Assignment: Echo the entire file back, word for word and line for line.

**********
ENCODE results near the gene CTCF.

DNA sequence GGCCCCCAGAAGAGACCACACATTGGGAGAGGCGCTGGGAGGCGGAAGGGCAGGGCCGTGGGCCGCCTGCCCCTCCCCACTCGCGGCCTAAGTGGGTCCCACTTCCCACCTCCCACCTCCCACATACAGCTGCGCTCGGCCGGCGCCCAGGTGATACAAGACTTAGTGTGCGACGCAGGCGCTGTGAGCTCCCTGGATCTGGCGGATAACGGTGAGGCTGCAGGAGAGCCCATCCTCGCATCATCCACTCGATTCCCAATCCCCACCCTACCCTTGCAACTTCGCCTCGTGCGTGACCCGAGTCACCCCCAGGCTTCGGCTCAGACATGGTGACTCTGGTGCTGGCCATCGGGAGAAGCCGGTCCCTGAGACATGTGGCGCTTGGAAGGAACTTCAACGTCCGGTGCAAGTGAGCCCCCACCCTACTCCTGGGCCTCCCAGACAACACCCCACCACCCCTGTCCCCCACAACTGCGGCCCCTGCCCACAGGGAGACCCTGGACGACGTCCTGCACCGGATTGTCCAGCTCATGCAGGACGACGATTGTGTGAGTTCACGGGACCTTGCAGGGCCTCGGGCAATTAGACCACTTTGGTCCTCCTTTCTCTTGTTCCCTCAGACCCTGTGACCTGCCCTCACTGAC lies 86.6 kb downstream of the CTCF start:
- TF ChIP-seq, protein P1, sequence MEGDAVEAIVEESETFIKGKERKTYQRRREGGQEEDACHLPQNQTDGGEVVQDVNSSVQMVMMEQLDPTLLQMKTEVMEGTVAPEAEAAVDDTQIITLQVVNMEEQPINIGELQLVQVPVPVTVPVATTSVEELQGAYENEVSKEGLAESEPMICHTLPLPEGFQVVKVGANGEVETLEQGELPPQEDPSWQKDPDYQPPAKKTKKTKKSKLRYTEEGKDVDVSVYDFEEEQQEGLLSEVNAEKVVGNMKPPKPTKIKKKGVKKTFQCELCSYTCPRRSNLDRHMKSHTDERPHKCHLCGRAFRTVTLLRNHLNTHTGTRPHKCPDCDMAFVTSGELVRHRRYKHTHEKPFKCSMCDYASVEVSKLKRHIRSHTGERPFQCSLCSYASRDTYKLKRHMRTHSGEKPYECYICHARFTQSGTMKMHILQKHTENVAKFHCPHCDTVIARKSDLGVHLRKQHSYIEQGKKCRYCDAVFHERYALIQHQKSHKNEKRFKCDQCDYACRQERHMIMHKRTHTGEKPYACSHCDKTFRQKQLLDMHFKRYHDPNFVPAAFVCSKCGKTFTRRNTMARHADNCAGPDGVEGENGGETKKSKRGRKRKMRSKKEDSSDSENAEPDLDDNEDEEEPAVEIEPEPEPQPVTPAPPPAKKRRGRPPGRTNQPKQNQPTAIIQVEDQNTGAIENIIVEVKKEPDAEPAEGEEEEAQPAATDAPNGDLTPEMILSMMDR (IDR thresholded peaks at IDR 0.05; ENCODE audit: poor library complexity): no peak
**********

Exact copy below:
ENCODE results near the gene CTCF.

DNA sequence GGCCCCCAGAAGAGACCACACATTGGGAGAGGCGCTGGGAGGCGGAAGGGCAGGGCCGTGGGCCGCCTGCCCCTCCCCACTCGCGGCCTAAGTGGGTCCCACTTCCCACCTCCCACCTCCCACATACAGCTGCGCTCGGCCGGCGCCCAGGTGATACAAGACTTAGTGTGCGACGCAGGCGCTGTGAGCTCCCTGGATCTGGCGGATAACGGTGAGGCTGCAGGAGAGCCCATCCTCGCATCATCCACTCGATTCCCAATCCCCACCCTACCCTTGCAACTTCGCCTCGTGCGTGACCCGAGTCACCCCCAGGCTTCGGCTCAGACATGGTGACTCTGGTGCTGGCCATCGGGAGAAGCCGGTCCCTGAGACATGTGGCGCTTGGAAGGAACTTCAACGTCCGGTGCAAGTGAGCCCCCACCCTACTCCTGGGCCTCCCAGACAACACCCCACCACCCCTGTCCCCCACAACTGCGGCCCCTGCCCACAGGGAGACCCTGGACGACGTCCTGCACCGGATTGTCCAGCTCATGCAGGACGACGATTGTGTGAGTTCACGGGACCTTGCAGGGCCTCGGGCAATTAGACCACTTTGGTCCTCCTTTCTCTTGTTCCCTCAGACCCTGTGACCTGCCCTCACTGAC lies 86.6 kb downstream of the CTCF start:
- TF ChIP-seq, protein P1, sequence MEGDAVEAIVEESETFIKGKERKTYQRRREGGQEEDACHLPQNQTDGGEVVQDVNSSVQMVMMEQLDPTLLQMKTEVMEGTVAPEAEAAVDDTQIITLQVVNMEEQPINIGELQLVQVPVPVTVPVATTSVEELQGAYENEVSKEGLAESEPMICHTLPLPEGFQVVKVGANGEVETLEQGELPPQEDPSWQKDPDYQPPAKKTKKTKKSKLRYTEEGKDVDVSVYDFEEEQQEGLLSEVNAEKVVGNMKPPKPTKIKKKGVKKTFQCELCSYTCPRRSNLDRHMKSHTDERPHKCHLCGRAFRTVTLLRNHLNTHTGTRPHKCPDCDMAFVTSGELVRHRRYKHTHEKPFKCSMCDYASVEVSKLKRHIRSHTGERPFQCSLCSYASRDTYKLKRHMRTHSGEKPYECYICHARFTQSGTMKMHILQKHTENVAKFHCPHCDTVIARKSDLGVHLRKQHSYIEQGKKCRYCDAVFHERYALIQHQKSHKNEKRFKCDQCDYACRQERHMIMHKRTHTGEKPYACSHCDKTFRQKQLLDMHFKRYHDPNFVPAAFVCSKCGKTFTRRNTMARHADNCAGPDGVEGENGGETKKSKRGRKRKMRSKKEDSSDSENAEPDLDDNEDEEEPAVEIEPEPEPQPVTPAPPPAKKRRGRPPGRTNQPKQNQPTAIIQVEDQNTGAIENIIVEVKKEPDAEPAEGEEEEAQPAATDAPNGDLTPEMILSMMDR (IDR thresholded peaks at IDR 0.05; ENCODE audit: poor library complexity): no peak